The Chicago Blackhawks are headed home for Saturday’s Game 5 all tied up with the Boston Bruins. The city is back to believing, the momentum has turned and it’s now a three game series with the Hawks holding home ice advantage.
Chicago persevered to their second win in these finals by making appropriate changes, executing their game and forcing Boston to play at a faster pace, but also did so by overcoming a newly exposed, possibly major weakness on the back end.
Crow’s leaky left side
By all accounts, Chicago dominated the play in game four. They won races for pucks, played up to Boston physically, generated many more scoring chances than their opponent and exploded for six goals. Scoring five goals in regulation in the playoffs should result in a win. Unfortunately for the Blackhawks Corey Crawford had his worst game at the worst possible time. Crawford still has to be the leader for the Conn Smythe trophy on the Chicago side, but his performance in Game 4 was not in line with the “rise to the occasion” approach that the skaters in front of him showed.
Crawford showed the shakiness early in his first goal given up, freezing on a 65-foot snap shot from Rich Peverley at the end of a Boston power play. It looked like he was expecting a pass, but still he seized up and stood still as the shot fluttered over his glove. Crow bounced back to keep his team in it and then was given two goal leads twice, only to see them reduced by rebound and fluke goals.
Then the leaky glove was back in play.
Patrice Bergeron tied the game at four early in the third period on a one timer that Crow saw all the way and just could not get glove to puck in time. Again, the Hawks responded and took the lead later in the period, but just under a minute later the Bruins would again go to the well on Crawford’s glove side. Johnny Boychuk’s 60-foot slapper eluded the Chicago goalie’s glove like the few before, unscreened and seen the whole way.
Barry Petchesky of Deadspin wrote on Crawford’s growing problem, noting that eight of the 12 Boston goals in the series have beaten Crawford’s glove and ten of the 12 have gone through his left side. This is a major problem. This will also help to determine exactly what Corey Crawford is going forward. He’s been amazing all season and playoffs long, but still there has been doubt among the masses. The way he responds will either assert him as a true #1 elite netminder, Cup winner and contender for the top job in net for Canada at the Olympics next winter OR as the guy who can put it mostly together but just not quite all the way.
This is the type of thing that defines a player’s career. Corey Crawford’s glove might well determine the 2013 Stanley Cup Champion. Here’s hoping he rights what’s wrong in two days.
Shuffle ’em up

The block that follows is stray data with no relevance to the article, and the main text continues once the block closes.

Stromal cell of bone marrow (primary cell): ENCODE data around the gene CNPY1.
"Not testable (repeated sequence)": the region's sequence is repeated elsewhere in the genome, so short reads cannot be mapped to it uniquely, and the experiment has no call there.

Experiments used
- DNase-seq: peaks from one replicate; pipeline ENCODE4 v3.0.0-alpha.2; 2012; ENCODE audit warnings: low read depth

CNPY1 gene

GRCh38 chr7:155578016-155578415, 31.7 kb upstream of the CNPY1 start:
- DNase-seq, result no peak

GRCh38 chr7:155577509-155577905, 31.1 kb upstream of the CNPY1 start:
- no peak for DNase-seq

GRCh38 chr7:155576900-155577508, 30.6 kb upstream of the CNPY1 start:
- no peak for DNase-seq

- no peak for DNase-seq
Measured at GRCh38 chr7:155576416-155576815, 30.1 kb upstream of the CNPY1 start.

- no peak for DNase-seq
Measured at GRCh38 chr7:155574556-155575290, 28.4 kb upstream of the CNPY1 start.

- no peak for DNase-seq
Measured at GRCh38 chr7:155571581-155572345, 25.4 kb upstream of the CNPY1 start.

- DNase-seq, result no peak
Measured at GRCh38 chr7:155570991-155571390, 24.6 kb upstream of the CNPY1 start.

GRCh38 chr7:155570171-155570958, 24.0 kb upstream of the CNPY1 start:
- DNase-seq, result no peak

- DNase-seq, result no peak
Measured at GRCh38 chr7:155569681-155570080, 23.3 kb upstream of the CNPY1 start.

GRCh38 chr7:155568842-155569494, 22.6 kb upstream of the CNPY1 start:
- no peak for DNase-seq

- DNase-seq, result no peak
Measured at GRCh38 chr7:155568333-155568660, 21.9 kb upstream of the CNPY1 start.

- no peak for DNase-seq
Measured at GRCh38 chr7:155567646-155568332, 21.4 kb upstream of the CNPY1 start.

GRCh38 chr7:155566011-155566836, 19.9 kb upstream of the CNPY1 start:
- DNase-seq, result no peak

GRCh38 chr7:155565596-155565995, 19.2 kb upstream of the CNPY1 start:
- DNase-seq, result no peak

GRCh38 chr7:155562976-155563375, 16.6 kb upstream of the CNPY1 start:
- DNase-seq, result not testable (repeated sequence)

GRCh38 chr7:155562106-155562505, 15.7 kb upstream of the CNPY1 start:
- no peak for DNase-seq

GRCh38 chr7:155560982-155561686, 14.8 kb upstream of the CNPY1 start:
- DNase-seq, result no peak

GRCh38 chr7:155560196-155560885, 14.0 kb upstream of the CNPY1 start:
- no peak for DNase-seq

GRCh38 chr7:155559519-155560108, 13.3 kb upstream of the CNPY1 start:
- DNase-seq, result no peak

Joel Quenneville has never been shy about shuffling his lines, so it was more than expected that he’d do so prior to game four. His decision to reunite Patrick Kane and Jonathon Toews on the top line with Bryan Bickell paid big dividends as the trio combined for two goals, five points and a plus-7 rating on the night. Patrick Sharp added to the top-six tallies and that combined with the continued success of the supporting cast generated six goals, one more than the Hawks had scored in the previous three games combined.
The new line combinations seem to balance out the matchups very well, not allowing Claude Julien and the Bruins to double an individual on either of the top lines like in game three. The return of Marian Hossa was an obvious plus, but his pairing with Michal Handzus and Sharp made for an imposing second line matchup with the smaller Bergeron and Brad Marchand. Look for Quenneville to ride these combinations in game five, especially with the last change at home. He’ll be able to exploit the matchups like those on a regular basis which could produce big returns on offensive zone draws.
4-on-5 > 5-on-5 > 5-on-4?
The special teams finally showed up as well, with Sharp scoring on the power play to give the Hawks their first man-advantage goal of the series. Michal Handzus scored short handed on a beautifully executed two-on-one with Brendan Saad that victimized towering Boston defenseman Zdeno Chara. The production from the special team units was precisely what Chicago lacked in the first three contests and set them apart from Boston in game four. The Blackhawks still took too many penalties of their own, going a man down five times and seeing two Bruin goals as a result.
Chicago needs to play a much more disciplined brand of hockey the rest of the way to avoid giving Boston extra opportunities. The Bruins have scored four times on 14 power plays thus far to the Hawks one in 15 chances. Winning the power play battle from here on is the easiest way to tip the scales in Chicago’s favor in a short series. To do that they need to continue to get the Bruins moving around on the penalty kill, making the extra pass or two and swarming the net on shots. Kane, Toews, Kruger and Sharp all scored on rebounds or deflections in game four.
Keep that up and they’ll keep the goals flowing. Chicago’s going to need plenty.
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